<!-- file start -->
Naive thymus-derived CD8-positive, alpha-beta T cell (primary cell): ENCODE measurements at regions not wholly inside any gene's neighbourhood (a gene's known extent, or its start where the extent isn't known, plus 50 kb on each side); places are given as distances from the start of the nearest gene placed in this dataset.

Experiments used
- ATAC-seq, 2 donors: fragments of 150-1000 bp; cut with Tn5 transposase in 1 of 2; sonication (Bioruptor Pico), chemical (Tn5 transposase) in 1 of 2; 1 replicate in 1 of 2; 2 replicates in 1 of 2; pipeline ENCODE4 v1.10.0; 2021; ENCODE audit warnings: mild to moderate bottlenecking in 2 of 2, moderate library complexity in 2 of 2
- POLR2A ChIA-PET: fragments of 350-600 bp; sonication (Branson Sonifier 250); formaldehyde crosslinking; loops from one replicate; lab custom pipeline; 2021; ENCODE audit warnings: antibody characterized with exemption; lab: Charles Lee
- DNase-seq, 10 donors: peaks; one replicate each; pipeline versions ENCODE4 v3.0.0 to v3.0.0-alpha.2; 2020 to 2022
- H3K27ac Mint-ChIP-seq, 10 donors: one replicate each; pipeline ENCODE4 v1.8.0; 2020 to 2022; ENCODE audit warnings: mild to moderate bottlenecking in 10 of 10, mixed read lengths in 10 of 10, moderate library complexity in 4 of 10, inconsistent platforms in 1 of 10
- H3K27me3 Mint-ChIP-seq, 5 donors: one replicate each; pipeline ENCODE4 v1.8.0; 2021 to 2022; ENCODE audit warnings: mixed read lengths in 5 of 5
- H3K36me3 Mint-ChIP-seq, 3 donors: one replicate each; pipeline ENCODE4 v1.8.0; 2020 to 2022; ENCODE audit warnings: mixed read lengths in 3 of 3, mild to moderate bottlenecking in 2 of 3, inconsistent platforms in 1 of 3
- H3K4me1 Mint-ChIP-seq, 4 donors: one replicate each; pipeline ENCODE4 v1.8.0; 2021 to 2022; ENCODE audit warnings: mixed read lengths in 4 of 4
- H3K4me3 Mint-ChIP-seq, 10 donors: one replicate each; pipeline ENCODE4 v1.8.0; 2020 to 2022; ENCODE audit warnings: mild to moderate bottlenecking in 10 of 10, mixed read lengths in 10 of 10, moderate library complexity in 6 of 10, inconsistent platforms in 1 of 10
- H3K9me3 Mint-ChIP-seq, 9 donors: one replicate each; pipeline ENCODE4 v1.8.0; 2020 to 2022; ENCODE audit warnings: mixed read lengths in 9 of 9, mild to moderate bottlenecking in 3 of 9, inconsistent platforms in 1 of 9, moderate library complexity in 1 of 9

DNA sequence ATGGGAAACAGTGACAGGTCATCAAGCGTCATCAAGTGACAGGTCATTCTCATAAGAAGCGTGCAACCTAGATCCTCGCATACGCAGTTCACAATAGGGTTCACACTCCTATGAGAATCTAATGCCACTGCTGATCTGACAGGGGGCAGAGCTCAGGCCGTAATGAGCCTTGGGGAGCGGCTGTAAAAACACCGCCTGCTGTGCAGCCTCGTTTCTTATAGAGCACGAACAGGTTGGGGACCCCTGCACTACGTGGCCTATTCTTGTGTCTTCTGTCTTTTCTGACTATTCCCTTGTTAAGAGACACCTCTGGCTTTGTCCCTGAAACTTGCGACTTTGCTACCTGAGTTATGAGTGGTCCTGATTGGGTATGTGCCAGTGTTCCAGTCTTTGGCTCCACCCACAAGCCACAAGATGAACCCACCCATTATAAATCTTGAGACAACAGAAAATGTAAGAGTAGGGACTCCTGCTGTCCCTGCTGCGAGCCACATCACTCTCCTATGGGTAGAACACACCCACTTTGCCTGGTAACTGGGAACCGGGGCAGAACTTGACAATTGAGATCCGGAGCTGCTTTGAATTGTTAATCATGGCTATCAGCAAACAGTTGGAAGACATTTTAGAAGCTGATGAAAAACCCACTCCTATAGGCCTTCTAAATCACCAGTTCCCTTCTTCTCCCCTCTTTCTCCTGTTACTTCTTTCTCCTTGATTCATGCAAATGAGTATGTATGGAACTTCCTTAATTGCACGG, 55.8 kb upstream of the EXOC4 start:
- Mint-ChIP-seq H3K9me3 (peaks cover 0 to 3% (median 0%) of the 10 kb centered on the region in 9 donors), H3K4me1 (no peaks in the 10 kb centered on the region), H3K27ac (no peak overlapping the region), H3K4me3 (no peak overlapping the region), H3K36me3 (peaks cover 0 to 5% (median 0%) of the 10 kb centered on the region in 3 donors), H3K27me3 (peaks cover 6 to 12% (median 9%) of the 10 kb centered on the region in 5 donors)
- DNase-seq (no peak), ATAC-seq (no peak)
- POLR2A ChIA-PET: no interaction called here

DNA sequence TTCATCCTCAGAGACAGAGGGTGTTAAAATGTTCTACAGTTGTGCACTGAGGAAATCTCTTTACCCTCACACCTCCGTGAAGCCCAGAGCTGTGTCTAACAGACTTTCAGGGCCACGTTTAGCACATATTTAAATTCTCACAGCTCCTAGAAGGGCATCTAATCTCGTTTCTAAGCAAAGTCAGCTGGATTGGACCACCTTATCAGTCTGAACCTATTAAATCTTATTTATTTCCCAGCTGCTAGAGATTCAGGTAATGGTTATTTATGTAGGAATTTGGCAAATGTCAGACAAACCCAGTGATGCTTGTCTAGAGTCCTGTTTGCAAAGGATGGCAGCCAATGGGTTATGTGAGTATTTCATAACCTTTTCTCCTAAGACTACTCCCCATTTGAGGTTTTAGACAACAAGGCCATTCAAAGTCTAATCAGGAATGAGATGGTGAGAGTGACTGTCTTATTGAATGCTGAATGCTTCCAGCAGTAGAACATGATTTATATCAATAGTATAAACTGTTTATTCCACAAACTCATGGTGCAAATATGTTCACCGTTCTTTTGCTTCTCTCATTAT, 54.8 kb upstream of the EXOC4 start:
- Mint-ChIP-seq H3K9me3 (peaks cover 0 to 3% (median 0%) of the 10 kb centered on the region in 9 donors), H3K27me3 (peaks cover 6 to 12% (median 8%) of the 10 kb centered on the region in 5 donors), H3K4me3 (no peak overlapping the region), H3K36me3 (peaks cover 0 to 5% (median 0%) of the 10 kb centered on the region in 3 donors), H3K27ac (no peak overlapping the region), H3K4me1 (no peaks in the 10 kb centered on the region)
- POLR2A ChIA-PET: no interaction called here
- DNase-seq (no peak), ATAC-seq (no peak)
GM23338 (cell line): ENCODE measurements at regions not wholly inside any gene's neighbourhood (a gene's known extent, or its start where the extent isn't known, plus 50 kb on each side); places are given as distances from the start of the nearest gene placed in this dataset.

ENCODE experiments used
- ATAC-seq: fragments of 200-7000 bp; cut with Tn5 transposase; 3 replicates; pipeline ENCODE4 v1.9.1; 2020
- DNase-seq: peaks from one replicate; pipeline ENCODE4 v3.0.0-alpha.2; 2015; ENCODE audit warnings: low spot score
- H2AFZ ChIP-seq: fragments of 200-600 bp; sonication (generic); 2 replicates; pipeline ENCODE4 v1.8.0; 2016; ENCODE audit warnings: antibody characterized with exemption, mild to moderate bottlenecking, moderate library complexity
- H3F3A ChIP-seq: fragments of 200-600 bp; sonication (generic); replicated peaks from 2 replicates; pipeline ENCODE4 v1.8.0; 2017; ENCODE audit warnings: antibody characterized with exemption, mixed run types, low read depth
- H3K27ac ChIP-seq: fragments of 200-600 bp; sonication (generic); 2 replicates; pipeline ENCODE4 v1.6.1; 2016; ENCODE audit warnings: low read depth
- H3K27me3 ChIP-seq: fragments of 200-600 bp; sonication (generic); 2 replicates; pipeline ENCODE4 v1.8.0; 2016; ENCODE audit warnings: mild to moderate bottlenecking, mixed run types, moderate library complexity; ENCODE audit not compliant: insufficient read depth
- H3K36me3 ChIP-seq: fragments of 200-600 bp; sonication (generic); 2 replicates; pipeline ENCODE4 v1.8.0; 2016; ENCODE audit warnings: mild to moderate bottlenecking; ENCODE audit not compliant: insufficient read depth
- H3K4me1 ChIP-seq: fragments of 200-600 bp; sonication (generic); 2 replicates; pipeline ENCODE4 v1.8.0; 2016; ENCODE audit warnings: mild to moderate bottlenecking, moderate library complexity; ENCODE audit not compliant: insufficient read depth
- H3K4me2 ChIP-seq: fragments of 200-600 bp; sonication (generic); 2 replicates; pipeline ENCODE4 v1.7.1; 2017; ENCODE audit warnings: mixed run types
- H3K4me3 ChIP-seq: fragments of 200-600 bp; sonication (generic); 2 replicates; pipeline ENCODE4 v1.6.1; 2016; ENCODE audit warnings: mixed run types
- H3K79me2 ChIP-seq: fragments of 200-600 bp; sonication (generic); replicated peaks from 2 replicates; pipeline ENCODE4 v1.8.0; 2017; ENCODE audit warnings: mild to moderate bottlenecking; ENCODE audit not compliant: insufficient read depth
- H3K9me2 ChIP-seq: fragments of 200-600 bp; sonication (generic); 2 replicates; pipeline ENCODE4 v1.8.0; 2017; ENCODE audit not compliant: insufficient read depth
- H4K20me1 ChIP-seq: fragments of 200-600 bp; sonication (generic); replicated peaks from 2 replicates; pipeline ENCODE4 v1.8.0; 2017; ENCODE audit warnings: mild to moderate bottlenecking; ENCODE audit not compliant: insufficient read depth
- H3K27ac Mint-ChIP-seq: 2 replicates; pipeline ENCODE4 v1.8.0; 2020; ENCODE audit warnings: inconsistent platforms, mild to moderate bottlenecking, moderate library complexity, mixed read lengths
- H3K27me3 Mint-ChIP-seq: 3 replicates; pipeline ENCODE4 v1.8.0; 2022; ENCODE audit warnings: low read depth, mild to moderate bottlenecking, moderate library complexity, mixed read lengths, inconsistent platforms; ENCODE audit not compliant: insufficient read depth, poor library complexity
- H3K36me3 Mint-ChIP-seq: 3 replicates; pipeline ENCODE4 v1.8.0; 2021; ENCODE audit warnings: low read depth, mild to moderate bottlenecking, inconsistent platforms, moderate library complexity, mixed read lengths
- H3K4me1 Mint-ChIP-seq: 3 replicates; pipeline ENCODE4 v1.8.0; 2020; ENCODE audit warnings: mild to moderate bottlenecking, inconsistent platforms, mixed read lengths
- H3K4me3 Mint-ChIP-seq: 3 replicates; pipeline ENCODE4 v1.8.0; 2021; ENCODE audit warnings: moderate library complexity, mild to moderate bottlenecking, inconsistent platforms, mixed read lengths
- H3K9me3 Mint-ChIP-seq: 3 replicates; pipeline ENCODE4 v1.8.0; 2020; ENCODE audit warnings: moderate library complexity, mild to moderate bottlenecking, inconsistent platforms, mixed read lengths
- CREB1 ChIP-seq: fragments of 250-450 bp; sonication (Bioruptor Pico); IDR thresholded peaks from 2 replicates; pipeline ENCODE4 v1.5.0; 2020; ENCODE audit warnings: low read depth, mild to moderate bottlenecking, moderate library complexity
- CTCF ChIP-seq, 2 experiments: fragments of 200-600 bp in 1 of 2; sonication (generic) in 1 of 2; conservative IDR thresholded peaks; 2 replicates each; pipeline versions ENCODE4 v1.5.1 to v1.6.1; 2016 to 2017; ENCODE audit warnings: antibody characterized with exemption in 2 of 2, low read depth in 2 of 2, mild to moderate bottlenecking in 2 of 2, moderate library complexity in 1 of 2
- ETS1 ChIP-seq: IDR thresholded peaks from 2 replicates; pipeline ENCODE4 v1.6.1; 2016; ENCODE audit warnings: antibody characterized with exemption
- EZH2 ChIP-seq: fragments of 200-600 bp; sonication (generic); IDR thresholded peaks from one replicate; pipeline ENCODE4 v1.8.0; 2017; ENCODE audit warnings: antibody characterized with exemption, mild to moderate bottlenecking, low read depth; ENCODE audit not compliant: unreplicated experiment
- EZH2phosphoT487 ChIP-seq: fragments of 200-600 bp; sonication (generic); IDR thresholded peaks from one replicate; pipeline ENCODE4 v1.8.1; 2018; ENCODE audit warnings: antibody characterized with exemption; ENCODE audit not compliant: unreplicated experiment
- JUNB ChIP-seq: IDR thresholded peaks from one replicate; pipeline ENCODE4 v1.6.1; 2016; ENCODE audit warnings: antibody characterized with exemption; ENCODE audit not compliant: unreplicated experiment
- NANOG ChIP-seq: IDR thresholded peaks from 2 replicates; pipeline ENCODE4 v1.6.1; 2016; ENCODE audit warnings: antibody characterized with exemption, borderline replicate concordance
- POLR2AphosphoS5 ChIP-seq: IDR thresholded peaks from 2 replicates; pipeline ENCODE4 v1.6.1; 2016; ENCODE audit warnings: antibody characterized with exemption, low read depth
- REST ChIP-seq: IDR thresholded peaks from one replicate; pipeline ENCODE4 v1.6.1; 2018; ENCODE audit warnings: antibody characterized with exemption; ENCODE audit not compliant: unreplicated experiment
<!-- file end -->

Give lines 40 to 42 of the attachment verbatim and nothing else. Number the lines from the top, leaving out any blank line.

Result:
- H3K9me3 Mint-ChIP-seq: 3 replicates; pipeline ENCODE4 v1.8.0; 2020; ENCODE audit warnings: moderate library complexity, mild to moderate bottlenecking, inconsistent platforms, mixed read lengths
- CREB1 ChIP-seq: fragments of 250-450 bp; sonication (Bioruptor Pico); IDR thresholded peaks from 2 replicates; pipeline ENCODE4 v1.5.0; 2020; ENCODE audit warnings: low read depth, mild to moderate bottlenecking, moderate library complexity
- CTCF ChIP-seq, 2 experiments: fragments of 200-600 bp in 1 of 2; sonication (generic) in 1 of 2; conservative IDR thresholded peaks; 2 replicates each; pipeline versions ENCODE4 v1.5.1 to v1.6.1; 2016 to 2017; ENCODE audit warnings: antibody characterized with exemption in 2 of 2, low read depth in 2 of 2, mild to moderate bottlenecking in 2 of 2, moderate library complexity in 1 of 2